Rose adds: “Generally sound office market fundamentals are being threatened on the North American front by ongoing NAFTA talks. In Europe, the looming Brexit deadline continues to dominate the headlines in the U.K., while in Germany, strong leasing activity continues to drive vacancy rates downward in all Avison Young markets. In Bucharest, Romania, development continues in response to demand.”

THE UNITED STATES

The U.S. office market has benefited from another strong 12-month period of positive economic indicators: Further business expansion and job growth, decades-low unemployment, and rising consumer and business spending. Business spending kept its momentum in the first half of 2018, boosted by corporate tax breaks even while the federal government moved toward greater isolationism and global trade uncertainty. As of June, U.S. unemployment averaged 4% and employment over the last 12 months grew by 2.4 million, supported by the office-occupying professional and business sector gaining 521,000 jobs.

The 5.2-bsf U.S. office market reported net absorption of 43 msf on the strength of gains in five markets each achieving more than 3 msf.

“In spite of this strong take-up, I’m not surprised that the overall vacancy rate remains elevated given the volume of construction underway and the continuing trend of more efficient space design,” says Earl Webb, Avison Young‘s President, U.S. Operations.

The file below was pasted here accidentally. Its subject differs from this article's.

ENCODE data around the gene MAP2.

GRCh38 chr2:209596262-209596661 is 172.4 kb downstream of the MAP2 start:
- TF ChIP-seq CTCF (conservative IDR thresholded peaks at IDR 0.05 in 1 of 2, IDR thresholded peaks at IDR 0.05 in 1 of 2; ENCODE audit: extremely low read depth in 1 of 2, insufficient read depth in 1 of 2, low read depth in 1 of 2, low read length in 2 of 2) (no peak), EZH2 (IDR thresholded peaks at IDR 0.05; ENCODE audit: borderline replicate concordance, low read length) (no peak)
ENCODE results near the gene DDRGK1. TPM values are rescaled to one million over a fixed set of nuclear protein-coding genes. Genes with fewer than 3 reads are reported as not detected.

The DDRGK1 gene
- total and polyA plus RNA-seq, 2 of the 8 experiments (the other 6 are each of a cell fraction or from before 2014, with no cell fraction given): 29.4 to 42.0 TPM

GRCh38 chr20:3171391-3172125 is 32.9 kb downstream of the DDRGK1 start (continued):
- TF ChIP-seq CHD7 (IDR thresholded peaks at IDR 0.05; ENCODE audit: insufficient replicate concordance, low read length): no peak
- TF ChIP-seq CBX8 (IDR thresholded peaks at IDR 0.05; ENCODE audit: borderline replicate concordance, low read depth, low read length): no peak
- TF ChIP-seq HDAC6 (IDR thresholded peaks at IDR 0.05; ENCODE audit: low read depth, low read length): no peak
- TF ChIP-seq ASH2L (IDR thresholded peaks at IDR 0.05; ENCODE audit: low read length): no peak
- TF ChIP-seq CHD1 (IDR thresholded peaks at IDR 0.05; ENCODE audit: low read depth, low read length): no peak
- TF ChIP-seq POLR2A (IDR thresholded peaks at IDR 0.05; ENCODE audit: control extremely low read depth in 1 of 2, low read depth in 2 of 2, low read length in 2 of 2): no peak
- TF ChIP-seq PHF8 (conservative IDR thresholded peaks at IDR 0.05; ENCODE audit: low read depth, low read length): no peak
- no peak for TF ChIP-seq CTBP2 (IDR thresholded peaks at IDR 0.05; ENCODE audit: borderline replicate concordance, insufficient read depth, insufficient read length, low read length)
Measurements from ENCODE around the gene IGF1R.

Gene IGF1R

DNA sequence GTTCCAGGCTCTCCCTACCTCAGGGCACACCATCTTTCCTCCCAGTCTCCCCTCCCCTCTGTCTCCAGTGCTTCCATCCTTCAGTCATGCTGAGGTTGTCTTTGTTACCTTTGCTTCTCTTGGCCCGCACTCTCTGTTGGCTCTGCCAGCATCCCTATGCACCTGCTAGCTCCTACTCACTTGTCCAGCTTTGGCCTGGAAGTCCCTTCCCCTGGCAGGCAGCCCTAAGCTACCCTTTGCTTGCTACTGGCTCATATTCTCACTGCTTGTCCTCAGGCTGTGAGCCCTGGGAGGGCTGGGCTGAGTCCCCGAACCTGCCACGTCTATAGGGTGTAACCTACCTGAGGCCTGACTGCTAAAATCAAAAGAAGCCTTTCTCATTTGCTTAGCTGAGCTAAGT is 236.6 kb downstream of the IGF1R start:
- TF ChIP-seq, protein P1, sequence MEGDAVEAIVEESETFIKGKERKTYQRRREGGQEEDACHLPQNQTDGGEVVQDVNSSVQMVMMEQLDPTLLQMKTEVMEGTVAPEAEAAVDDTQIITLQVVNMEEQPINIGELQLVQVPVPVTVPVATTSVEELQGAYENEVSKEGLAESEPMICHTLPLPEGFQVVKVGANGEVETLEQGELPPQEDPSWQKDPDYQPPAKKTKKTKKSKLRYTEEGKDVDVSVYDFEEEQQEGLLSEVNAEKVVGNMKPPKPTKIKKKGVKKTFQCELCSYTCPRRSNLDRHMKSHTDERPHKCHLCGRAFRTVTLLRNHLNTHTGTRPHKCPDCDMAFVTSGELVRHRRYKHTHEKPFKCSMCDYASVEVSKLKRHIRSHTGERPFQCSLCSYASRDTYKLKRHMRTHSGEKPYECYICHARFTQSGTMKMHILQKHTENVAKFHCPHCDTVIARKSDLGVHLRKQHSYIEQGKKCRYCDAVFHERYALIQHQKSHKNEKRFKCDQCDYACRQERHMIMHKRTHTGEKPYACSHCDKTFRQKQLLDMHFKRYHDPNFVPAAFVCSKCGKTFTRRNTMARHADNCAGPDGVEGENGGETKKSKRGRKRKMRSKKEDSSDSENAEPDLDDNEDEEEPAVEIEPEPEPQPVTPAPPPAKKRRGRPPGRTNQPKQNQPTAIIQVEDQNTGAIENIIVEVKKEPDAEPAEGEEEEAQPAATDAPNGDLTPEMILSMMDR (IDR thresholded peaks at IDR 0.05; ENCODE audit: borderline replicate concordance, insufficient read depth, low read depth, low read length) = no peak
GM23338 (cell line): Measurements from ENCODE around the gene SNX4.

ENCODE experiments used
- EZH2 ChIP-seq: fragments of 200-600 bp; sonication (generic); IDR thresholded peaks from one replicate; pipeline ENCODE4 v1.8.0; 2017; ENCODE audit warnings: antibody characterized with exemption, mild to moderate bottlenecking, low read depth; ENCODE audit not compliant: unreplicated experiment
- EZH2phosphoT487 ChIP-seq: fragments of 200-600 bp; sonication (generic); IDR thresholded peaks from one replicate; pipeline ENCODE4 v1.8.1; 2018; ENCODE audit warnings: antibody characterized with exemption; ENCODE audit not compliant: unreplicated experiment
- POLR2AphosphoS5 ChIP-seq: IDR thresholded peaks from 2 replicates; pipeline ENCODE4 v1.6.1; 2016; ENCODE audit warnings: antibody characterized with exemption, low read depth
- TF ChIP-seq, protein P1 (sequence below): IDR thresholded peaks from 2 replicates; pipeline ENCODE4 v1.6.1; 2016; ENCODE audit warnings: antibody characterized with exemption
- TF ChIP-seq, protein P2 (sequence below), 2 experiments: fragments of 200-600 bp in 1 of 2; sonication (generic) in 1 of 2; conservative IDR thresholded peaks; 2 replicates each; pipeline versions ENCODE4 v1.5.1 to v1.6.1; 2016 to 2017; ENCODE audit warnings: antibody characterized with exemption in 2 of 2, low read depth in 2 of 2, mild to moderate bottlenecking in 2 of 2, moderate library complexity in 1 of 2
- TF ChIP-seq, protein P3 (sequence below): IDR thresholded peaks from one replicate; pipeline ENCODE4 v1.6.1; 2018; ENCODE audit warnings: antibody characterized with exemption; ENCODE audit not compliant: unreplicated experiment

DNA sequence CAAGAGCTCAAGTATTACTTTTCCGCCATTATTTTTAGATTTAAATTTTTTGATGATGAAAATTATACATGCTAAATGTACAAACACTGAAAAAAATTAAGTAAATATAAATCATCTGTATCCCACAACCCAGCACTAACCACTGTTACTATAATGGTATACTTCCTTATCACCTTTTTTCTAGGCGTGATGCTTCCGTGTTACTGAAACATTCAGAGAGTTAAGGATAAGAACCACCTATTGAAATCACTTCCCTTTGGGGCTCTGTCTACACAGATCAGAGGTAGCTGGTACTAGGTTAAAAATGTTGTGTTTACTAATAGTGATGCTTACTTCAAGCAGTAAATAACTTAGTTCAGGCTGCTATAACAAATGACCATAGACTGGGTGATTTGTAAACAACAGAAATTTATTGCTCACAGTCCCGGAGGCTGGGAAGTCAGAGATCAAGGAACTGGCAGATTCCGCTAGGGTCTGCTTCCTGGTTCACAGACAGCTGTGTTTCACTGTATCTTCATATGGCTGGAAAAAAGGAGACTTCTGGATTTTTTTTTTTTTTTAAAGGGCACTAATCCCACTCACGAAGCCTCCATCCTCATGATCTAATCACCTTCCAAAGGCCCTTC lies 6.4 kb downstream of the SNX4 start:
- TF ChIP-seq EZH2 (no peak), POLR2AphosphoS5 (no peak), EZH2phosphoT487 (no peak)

U.S. office market trends mirror those in Canada, registering an increasing impact from co-working firms. Occasionally, co-working companies have occupied large blocks of space in oversupplied markets, helping to keep vacancy in check, and the concept’s popularity with tenants has forced landlords to compete by adding conference rooms, tenant centers and social spaces.

Webb continues: “Flexible occupancy is key. We also see some national corporate tenants utilizing co-working space in order to control costs and create that flexibility. One co-working operator’s recent announcement that it is moving into brokerage operations could further disrupt the office market, and we’ll be watching that situation and other co-working developments as we head into 2019.”

The report goes on to discuss other recent and continuing trends, including the redevelopment of aging inventory and developers’ emphasis on offering transit-oriented mixed-use projects. Tenants continue to display a preference for amenity-laden buildings and geographies – an important recruiting strategy designed to appeal to the millennial workforce in the tight U.S. labor environment.

Notable Mid-Year 2018 U.S. Office Market Highlights:

  • Five U.S. markets each achieved more than 3 msf of net absorption. San Jose/Silicon Valley and San Francisco together represented 29% of the U.S. total with net absorption of 7.5 msf and 5 msf, respectively. As well, a handful of U.S. markets recorded negative net absorption. Of those, Houston lost the most ground with negative 2 msf during the last 12-month period.
  • Total vacancy in the U.S. was 12.1% as of June 30, 2018, a drop of 10 bps year-over-year. In spite of strong absorption, vacancy rates remained stubbornly high overall with the highest levels in Memphis(20.9%), Westchester County (19.5%) and Houston (18.3%). All but 13 of the 46 U.S. markets reported vacancy averaging more than 10%.